The Emir of the State of Qatar Sheik Hamad bin Khalifa al Thani, centre, reacts with British Prince Andrew, The Duke of York, left, and Deputy Prime Minister of Qatar Abdullah Bin Hamad al-Attiyah, at the inauguration ceremony of the Qatargas2, the first fully integrated value chain LNG venture at Ras Laffan City near Doha, Monday, April 6, 2009. AP
The Duke of York ordered Royal policemen to collect stray golf balls while he practised his swing at Buckingham Palace, according to court documents presented by an ex-officer whose claims were described as fantasy in court.
By Matthew Moore and Richard Edwards
The allegations about Prince Andrew emerged at the trial of a protection officer who was yesterday found guilty of a £3 million investment scam. Paul Page, 38, a trained firearms officer, is facing up to 10 years in prison after being convicted of ruining colleagues and friends in a spread-betting and property fraud.
His three-month trial threw up extraordinary allegations about the behaviour of Royal protection officers, including claims that they sat on the Queen’s throne and sold steroids and pornography while on duty.
But the jury never got to hear some of Page’s most bizarre allegations about senior royals and a lax security regime at the Palace.
In original court papers, dismissed by the judge, Page had claimed that Prince Andrew, a golfing fanatic, routinely asked members of the elite Royal police squad to act as “ball boys” while they were supposed to be guarding him.
The officer on duty would be ordered to stand about 100 yards away from the Prince and then have to run around picking up the balls after he struck them, he claimed.
The documents also claimed the Prince entertained female friends at the Palace – including Ghislaine Maxwell, daughter of the late tycoon Robert Maxwell – without going through proper security procedures.
A Buckingham Palace spokesman said: “The allegations contained in the court documents about the Duke of York are absolutely and categorically untrue.”
Page also claimed that the Duke of Edinburgh told officers not to walk on the gravel path outside his bedroom window in case they woke him up, insisting they kept to the grass.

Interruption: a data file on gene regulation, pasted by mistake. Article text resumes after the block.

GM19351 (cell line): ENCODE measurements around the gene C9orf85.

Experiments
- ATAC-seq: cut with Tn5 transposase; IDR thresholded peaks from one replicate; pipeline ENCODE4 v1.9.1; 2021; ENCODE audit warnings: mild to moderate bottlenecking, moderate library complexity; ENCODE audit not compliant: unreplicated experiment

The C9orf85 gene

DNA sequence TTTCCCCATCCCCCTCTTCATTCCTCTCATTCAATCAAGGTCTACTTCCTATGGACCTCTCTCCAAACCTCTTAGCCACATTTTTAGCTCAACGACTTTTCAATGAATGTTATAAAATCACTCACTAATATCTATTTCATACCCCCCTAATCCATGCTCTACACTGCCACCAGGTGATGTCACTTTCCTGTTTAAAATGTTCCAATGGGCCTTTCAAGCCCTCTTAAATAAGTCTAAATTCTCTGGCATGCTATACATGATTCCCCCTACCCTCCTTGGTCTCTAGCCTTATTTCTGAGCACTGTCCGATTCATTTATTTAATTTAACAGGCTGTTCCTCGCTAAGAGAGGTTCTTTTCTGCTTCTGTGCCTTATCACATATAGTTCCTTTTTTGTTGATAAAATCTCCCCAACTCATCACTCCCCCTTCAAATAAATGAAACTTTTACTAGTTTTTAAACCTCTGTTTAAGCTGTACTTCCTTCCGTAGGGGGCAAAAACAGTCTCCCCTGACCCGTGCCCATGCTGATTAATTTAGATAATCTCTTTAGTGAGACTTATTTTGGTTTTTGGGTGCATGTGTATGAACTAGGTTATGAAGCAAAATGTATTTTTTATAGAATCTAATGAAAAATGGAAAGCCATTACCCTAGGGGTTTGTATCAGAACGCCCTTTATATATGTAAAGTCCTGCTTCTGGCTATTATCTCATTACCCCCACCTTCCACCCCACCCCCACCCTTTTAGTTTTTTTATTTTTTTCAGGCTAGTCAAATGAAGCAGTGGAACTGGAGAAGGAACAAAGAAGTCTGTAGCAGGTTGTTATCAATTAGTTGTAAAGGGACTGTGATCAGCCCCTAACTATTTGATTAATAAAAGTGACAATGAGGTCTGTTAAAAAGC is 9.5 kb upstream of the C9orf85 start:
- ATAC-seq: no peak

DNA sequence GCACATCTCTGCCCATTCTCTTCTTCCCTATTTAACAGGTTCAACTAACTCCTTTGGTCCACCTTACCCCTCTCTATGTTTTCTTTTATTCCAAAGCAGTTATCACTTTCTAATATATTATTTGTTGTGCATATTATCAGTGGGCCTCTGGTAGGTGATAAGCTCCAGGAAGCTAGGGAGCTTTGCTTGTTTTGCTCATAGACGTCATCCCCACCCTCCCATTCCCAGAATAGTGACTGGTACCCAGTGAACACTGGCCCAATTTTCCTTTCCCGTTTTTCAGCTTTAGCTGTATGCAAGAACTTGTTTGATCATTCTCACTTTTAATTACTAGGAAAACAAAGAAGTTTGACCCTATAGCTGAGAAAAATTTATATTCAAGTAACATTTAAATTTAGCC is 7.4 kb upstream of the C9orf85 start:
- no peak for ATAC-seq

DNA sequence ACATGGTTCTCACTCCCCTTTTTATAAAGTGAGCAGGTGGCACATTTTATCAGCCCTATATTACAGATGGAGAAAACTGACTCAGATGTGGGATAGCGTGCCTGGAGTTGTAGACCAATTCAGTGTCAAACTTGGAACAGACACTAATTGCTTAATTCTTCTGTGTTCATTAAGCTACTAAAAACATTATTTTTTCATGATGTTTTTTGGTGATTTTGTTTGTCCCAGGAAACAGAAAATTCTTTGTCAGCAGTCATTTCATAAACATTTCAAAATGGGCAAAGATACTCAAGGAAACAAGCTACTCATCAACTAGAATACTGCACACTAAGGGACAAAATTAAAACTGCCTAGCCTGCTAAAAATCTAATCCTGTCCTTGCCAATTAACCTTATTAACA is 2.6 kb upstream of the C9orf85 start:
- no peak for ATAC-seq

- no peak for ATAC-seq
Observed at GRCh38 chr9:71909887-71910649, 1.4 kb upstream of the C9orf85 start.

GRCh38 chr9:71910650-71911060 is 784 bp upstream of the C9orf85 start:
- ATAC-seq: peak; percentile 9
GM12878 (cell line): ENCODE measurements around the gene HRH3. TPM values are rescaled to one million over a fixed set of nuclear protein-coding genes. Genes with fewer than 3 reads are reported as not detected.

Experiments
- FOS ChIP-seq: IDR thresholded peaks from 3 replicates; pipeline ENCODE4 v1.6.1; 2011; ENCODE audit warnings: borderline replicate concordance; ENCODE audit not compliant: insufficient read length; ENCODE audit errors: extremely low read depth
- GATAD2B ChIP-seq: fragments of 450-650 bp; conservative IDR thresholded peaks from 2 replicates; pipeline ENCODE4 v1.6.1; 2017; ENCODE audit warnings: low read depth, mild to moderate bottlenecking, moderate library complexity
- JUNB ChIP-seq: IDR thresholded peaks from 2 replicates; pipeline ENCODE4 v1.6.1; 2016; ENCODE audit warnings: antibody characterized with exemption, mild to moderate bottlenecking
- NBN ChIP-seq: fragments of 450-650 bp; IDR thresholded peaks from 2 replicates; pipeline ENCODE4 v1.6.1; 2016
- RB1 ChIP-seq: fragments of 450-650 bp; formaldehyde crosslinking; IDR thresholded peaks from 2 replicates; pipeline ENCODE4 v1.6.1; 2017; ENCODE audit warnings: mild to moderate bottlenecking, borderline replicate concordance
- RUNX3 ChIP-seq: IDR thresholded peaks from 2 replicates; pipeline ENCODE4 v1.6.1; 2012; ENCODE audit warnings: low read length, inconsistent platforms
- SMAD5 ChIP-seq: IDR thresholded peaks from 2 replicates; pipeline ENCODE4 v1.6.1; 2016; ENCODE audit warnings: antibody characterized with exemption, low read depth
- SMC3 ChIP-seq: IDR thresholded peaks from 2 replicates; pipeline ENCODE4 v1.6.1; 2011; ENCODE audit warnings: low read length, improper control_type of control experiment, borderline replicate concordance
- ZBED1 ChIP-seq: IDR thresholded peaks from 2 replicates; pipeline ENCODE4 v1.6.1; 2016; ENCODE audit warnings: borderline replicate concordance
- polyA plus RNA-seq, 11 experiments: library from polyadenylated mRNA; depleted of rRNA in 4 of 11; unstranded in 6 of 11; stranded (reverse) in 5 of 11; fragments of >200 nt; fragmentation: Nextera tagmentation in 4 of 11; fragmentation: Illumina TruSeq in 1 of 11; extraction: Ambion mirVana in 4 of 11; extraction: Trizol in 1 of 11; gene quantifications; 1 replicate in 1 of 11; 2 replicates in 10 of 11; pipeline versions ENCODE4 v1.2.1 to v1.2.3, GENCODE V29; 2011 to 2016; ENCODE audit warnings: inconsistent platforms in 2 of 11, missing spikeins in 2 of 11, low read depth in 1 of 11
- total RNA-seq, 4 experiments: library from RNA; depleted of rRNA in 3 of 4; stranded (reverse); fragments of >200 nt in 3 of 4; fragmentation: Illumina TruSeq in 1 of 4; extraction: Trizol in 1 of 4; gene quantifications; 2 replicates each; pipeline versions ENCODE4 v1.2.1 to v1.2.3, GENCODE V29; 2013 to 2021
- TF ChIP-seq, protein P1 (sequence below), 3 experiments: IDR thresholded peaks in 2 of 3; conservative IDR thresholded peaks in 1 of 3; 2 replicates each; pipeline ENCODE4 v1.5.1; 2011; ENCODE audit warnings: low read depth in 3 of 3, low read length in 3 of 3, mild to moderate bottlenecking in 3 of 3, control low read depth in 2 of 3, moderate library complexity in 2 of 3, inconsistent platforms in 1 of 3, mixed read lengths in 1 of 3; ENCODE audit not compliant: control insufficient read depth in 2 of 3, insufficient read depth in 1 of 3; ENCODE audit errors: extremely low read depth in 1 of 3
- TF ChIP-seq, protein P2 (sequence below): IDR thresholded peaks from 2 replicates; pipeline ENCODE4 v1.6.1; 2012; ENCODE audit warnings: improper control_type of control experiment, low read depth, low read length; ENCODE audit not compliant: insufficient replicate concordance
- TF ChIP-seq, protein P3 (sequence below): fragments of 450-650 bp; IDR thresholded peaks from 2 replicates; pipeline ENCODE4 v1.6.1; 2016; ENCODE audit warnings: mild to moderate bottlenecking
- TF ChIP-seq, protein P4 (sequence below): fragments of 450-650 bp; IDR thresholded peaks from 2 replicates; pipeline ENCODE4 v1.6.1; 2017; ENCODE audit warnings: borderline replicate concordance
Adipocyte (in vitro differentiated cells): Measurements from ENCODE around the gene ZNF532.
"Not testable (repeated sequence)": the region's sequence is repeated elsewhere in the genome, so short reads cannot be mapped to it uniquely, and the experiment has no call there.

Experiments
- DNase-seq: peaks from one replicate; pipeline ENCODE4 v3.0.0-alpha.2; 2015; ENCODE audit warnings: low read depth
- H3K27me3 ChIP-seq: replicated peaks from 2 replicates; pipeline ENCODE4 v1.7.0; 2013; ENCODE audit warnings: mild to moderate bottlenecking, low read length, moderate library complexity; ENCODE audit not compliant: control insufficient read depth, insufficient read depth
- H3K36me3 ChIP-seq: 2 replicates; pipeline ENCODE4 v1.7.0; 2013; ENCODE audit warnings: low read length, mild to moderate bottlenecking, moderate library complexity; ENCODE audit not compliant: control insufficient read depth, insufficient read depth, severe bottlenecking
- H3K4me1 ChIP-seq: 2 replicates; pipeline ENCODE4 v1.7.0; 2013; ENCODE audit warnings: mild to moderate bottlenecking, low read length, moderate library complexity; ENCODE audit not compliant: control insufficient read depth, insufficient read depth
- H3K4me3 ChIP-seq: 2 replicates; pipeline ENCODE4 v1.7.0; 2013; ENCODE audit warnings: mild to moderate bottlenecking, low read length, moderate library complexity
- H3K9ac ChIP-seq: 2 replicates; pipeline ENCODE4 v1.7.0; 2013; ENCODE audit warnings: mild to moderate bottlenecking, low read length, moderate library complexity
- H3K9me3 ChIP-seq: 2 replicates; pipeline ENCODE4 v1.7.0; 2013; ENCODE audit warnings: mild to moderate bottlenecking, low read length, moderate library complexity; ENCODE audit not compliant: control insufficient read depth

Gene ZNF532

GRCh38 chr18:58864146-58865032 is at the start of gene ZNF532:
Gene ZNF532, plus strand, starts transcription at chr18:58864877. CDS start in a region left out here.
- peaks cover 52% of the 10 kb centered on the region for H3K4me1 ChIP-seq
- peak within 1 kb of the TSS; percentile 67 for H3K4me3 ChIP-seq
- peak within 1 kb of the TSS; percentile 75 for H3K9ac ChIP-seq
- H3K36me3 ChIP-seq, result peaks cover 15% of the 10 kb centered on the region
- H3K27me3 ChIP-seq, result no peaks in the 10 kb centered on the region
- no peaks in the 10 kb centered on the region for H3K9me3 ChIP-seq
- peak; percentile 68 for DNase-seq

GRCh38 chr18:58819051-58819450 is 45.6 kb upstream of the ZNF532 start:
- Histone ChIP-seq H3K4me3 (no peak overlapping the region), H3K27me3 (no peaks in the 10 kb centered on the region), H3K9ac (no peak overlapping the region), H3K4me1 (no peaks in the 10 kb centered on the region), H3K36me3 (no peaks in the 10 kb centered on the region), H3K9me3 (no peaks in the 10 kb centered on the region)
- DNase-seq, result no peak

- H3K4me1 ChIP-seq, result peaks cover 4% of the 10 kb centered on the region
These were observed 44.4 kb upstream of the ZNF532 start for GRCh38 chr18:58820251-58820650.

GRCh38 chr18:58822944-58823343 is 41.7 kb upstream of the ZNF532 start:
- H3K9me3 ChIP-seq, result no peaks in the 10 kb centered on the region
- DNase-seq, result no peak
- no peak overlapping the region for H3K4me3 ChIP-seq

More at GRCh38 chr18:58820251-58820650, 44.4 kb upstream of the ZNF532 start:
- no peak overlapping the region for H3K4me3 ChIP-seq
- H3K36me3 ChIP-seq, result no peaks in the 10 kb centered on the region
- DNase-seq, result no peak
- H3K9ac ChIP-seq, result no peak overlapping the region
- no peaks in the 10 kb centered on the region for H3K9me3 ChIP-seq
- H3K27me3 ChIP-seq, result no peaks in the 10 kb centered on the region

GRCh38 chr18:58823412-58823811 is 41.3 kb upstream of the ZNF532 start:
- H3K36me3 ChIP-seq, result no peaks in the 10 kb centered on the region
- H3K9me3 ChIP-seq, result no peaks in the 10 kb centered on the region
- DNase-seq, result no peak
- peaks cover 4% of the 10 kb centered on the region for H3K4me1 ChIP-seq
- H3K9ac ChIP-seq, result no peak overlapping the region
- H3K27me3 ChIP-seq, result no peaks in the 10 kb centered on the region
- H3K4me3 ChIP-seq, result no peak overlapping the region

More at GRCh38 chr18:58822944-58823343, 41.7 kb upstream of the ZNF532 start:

His allegations about behind-the-scenes Palace life even contained the claim – of questionable relevance to his defence – that the Queen owns a yellow rubber duck that has a tiny gold crown painted on its head.
Britain’s Prince Andrew delivers a speech during a Carbon Market conference between South Korea and Britain in Seoul, South Korea, Wednesday, Oct. 1, 2008. Andrew, also known as the Duke of York, arrived in South Korea as the representation of the United Kingdom Trade and Investment focused on enhancing business ties between the two countries. AP Photo
During the trial at London’s Southwark Crown Court, the prosecution accused the “charismatic, plausible and persuasive” Page of bringing many of his 57 victims to the brink of bankruptcy with his “rampant deceit”.
Friends, family and fellow policemen invested up to £260,000 each in what they believed to be a thriving property investment fund, but the Royal protection officer used the money to fund his expensive lifestyle – hiring Porsches and Mercedes, and covering debts amassed from bets on the foreign exchange markets.
Much of the capital for his market speculation had been provided by Palace colleagues as part of syndicate that he named The Currency Club.
Page invented the deaths of several relatives, “killing off” his father three times, to avoid repaying the money.
As part of his defence, Page alleged that five-figure sums regularly changed hands among officers involved in betting syndicates at Buckingham and St James Palaces. He also claimed that guards routinely slept off hangovers in private royal quarters.
His lurid allegations were dismissed by the Crown as “diversionary tactics” to mask his “blatant dishonesty”, and the Metropolitan Police said that the picture he painted of Royal protection unit “was not recognised”.
The allegations have been considered internally at Scotland Yard, but a spokesman said that they will not be formally investigated.
The jury took just under four hours to unanimously convict Page of fraudulent trading between 2003 and 2006 on Thursday, but the verdict count only be reported after he was cleared of a second count of intimidating one of his victims yesterday.
Postponing sentencing until July 30, Judge Geoffrey Rivlin QC said that “a substantial sentence of imprisonment is inevitable.”
Page’s wife Laura was earlier cleared of money laundering, witness intimidation and making a threat to kill.
Page, of Chafford Hundred, Essex, who joined the police in 1992 and transferred to the Royalty Protection Command in 1998, was sacked from the Met after his arrest.